I’m a few chapters into Lean In by Sheryl Sandburg, and I find a few things that strike a chord or are highly relatable.
The fraud syndrome, which is feeling like an impostor, and expecting at any time someone might “find me out”. Under celebrating successes, having the impression that they came from luck or some outside help. I can relate to that. And, as the book points out, silly and self-inflicted.
Needing to balance between stereotyped expectations of feminine traits like community with being dubbed the bitch. I don’t experience it as dissonant as she describes it. For example, I am a communal person by nature (not speaking for all women) and part of my expertise is helping teams be awesome. “Nurturing” individuals through empowerment. I get results from that.
Advice on “we” vs “I.” I tend to use “we” vs “I” when talking about successes; I am acutely aware and appreciative of the influences along the way that made up what it is that I accomplished. It’s a philosophical discussion regarding we are all one. There’s appropriate uses of I and we, and I could argue that men overuse “I” and would do well to reflect their connections in their choice of language. If you cut down the tree, sawed it up, hauled it, split it, and stacked it in a pile, “I” is appropriate. Rarely is that solely a one person job. “I seeded the idea,” “I created this portion,” “I was influenced by,” “I brought it to fruition,” sure.
The subject on having to come across as nice as a female leader. Sure, that exists. But to me, is not an attempt on making everyone happy, it’s treating people with unfaltering respect and authenticity under any condition, especially the hard conditions. “Nice” in my mind, is trusting that someone will always treat me respectfully regardless of the hard decisions that occur. Having to fire someone is an example of this. The actions leading up to it, and the conversation of termination combined…respect. It is not in my best interest to judge a person of their self-worth. Respect includes being aware of what’s knowable about a person. What I know is how they behave in the environment they are employed into; that is a tiny sliver of insight into a vast human being. I think because respect can be a very difficult thing to act on in every situation, niceness is sometimes a fluffy word describing under-skilled respect, both genders. I might argue that men are given the benefit of the doubt when they act like an ass more so than women.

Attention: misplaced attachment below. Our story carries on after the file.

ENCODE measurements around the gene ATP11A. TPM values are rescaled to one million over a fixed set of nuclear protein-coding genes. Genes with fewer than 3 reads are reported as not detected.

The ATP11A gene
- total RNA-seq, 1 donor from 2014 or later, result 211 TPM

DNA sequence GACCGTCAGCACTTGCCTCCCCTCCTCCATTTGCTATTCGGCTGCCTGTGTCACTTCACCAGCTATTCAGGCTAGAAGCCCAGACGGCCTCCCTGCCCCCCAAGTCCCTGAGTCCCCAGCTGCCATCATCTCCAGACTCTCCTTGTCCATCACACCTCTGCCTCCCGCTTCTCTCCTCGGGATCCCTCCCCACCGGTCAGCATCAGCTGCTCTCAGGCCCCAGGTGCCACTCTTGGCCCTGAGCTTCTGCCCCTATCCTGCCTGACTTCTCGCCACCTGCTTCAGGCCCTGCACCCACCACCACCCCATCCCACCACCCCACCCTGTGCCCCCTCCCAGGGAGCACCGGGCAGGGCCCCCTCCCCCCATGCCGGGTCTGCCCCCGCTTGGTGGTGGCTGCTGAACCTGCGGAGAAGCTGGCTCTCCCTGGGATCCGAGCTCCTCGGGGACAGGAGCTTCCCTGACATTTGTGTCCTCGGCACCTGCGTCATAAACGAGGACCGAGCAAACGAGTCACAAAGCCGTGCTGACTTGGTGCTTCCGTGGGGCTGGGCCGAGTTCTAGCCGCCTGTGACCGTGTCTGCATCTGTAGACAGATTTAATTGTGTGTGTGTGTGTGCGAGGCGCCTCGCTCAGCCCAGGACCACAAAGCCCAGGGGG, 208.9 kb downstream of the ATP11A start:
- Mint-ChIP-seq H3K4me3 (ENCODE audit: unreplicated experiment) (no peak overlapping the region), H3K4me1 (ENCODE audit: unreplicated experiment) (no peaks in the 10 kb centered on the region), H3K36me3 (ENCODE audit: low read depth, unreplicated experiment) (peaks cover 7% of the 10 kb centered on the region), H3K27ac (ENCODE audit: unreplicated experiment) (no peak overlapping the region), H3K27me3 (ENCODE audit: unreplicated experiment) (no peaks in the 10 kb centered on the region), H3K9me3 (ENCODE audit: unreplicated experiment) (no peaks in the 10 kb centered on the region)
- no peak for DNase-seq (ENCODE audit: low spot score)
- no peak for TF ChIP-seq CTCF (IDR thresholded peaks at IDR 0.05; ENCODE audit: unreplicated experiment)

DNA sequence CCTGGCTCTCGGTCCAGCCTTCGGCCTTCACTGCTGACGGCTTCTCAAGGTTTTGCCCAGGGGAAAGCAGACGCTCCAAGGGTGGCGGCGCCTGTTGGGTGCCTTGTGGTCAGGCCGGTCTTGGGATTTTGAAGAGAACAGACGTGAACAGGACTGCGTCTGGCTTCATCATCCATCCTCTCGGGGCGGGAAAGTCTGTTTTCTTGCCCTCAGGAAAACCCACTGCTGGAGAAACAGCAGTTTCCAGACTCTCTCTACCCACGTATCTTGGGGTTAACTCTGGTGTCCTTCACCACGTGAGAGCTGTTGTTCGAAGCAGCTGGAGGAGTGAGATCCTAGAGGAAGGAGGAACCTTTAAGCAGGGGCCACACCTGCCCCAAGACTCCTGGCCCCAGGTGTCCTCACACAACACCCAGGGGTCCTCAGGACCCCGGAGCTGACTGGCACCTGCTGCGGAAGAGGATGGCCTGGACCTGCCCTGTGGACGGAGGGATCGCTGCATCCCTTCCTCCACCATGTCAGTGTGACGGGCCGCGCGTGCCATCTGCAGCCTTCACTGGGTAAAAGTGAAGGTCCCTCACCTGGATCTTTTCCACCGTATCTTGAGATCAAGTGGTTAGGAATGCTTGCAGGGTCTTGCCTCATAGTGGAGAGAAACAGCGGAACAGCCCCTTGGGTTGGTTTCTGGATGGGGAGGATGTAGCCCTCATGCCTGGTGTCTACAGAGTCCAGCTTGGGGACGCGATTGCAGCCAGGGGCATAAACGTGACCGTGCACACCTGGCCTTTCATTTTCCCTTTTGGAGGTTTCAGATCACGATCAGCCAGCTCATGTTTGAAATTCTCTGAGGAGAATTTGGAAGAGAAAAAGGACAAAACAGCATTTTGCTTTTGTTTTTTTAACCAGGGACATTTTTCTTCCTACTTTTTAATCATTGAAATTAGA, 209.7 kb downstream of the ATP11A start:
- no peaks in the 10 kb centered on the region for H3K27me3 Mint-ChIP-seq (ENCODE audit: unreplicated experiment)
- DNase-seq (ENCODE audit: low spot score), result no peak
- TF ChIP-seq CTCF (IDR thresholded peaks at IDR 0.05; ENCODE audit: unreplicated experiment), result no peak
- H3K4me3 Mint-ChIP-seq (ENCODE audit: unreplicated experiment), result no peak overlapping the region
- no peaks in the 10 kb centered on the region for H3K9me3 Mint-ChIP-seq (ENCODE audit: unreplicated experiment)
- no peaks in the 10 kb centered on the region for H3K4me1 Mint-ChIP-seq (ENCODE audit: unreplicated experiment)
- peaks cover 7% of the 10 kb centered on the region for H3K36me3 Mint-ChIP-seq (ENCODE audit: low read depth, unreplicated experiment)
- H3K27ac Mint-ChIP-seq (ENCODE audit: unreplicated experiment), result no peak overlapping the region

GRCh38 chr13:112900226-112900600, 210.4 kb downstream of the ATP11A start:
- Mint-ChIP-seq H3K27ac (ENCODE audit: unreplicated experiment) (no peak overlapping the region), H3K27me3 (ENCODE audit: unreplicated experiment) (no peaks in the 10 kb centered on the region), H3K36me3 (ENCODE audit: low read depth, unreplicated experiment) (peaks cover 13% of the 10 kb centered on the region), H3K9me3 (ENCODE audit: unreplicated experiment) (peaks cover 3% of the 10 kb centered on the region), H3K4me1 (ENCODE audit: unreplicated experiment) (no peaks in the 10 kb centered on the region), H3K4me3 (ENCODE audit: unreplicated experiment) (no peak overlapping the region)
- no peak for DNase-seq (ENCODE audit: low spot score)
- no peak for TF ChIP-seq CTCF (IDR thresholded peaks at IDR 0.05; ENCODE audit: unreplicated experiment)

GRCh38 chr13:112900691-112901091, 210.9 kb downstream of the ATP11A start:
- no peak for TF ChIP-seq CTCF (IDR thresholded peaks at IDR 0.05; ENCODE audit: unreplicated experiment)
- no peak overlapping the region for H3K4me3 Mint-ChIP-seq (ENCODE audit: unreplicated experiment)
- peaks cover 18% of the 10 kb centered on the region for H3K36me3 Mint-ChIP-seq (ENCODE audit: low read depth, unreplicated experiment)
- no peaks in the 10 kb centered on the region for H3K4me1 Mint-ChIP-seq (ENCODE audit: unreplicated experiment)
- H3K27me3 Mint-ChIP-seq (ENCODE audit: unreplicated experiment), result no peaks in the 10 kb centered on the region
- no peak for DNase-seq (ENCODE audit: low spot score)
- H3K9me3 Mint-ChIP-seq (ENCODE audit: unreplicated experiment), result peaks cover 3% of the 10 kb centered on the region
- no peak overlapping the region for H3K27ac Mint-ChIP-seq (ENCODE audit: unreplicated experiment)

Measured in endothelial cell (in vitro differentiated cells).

The book does tend to beat a topic to death. If I weren’t listening to audio, I would probably skim some sections having “gotten it” before she’s done talking about it. In some instances she talks about characteristics as good vs bad, whether she means to, and occasionally I think it should be phrased as “this is what women bring to the table, and what makes gender diversity matter”.
I also find, being a mom of a daughter, that I challenge myself not to perpetuate as much of the negative gender biases as possible. It is deeply ingrained, I agree with the author completely! Lillian’s generation is our opportunity to learn to embrace our specialties and overcome external and internal barriers of female leadership.